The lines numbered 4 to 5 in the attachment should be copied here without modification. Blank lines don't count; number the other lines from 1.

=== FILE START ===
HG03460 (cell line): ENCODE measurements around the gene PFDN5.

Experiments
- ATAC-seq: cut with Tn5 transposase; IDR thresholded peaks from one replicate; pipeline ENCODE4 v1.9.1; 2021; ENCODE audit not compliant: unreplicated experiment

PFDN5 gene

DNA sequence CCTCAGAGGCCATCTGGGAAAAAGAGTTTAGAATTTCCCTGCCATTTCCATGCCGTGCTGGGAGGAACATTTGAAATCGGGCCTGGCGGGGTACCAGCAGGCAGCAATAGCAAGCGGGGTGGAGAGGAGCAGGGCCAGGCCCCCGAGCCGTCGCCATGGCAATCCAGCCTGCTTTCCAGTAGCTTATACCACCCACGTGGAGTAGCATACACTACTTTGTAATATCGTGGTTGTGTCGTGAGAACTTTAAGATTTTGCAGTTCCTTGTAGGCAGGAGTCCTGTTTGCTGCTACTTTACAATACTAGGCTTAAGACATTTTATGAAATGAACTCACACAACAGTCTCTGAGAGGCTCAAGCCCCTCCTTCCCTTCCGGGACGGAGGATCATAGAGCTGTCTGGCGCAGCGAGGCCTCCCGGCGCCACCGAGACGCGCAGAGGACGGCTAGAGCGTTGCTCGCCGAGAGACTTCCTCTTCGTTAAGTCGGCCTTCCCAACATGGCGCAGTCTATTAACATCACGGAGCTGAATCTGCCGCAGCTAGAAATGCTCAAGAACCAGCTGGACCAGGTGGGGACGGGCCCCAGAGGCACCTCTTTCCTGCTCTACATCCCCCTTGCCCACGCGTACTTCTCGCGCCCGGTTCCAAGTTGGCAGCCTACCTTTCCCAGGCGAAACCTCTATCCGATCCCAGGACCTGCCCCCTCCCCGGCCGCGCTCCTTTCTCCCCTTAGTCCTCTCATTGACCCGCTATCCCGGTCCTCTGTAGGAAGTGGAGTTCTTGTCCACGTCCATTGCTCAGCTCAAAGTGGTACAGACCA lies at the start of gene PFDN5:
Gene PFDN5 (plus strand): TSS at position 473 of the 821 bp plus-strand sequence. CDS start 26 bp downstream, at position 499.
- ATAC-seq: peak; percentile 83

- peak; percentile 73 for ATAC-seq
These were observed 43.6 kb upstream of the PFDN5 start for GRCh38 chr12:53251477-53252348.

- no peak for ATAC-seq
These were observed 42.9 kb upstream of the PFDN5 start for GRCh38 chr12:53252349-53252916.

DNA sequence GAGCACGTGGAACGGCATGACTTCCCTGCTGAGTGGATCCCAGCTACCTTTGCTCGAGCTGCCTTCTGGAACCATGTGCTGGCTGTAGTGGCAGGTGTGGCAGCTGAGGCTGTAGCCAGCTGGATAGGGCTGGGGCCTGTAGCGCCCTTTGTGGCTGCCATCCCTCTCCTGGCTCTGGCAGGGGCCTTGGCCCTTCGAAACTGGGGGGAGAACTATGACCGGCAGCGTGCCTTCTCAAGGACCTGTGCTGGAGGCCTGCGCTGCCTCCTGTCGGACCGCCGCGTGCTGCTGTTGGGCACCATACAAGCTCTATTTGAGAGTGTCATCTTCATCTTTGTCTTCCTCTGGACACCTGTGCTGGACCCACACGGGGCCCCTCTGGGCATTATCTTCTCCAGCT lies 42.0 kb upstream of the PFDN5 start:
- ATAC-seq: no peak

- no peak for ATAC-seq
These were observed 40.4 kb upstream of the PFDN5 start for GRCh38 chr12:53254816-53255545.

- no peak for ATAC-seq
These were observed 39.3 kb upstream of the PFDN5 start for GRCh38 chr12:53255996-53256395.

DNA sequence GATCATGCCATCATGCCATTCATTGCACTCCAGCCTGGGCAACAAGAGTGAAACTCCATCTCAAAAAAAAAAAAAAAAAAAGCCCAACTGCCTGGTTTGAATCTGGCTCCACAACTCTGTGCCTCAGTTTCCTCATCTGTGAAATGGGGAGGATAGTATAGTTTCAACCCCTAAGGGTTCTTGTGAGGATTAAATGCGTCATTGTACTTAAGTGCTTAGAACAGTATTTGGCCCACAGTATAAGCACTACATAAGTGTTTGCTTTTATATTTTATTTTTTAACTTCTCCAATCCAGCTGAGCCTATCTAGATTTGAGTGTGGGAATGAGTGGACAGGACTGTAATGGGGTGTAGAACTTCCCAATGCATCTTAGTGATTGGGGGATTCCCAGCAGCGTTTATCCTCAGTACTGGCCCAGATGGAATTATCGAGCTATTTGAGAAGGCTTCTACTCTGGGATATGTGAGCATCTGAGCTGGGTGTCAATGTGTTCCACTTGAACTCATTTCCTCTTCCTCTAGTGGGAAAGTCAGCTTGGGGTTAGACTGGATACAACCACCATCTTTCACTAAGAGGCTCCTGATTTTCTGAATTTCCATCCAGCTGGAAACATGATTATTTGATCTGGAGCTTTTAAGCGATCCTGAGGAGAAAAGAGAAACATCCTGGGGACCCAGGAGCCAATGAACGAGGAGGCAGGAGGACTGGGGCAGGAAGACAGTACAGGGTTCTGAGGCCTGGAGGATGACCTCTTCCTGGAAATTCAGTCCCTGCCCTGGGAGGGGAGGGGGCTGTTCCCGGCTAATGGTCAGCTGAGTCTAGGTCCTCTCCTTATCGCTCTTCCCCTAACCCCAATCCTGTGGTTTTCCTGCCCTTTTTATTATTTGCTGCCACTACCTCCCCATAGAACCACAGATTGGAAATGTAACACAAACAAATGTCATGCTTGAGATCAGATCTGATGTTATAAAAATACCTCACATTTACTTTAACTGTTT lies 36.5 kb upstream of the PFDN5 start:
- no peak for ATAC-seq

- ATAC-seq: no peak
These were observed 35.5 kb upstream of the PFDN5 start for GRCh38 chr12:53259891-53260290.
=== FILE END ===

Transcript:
PFDN5 gene

DNA sequence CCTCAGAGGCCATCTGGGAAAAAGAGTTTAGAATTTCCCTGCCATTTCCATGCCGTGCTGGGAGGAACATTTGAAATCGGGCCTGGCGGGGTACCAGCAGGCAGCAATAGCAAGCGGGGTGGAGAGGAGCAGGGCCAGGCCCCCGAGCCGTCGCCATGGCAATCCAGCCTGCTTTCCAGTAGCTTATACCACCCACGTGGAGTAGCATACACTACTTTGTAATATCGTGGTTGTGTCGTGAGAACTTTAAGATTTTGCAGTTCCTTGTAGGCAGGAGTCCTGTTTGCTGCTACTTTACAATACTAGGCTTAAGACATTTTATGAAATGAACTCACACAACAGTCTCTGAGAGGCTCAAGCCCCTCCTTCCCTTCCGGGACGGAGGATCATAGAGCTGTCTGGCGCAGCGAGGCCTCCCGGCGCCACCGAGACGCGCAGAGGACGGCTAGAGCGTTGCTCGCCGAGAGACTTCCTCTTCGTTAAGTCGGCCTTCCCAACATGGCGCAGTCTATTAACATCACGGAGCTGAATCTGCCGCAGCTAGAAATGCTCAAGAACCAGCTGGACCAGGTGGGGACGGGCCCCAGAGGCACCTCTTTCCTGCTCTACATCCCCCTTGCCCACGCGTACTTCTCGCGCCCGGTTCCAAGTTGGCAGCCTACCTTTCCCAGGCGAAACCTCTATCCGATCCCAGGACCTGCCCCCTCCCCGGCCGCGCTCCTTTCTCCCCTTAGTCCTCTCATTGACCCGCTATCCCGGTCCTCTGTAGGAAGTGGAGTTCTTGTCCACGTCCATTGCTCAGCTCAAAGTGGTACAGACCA lies at the start of gene PFDN5: